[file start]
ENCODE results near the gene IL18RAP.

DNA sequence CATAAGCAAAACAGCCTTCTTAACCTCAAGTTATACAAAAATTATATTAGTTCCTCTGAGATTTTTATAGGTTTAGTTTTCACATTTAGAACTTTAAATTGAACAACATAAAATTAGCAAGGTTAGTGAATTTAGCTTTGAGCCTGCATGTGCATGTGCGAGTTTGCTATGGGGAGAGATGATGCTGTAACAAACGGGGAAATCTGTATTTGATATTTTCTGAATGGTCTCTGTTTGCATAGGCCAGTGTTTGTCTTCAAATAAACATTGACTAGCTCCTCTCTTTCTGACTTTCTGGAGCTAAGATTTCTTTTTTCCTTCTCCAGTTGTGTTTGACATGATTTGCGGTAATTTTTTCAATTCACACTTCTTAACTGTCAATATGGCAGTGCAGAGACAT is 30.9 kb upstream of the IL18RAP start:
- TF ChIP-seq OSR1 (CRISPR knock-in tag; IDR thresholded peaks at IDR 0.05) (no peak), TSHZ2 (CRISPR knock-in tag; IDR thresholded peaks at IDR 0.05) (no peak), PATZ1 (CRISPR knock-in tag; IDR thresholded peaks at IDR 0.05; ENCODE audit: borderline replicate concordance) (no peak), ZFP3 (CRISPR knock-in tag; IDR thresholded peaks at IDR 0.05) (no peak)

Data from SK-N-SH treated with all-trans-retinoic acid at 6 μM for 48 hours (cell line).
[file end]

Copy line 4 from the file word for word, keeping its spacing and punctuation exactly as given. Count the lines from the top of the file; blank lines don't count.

Data from SK-N-SH treated with all-trans-retinoic acid at 6 μM for 48 hours (cell line).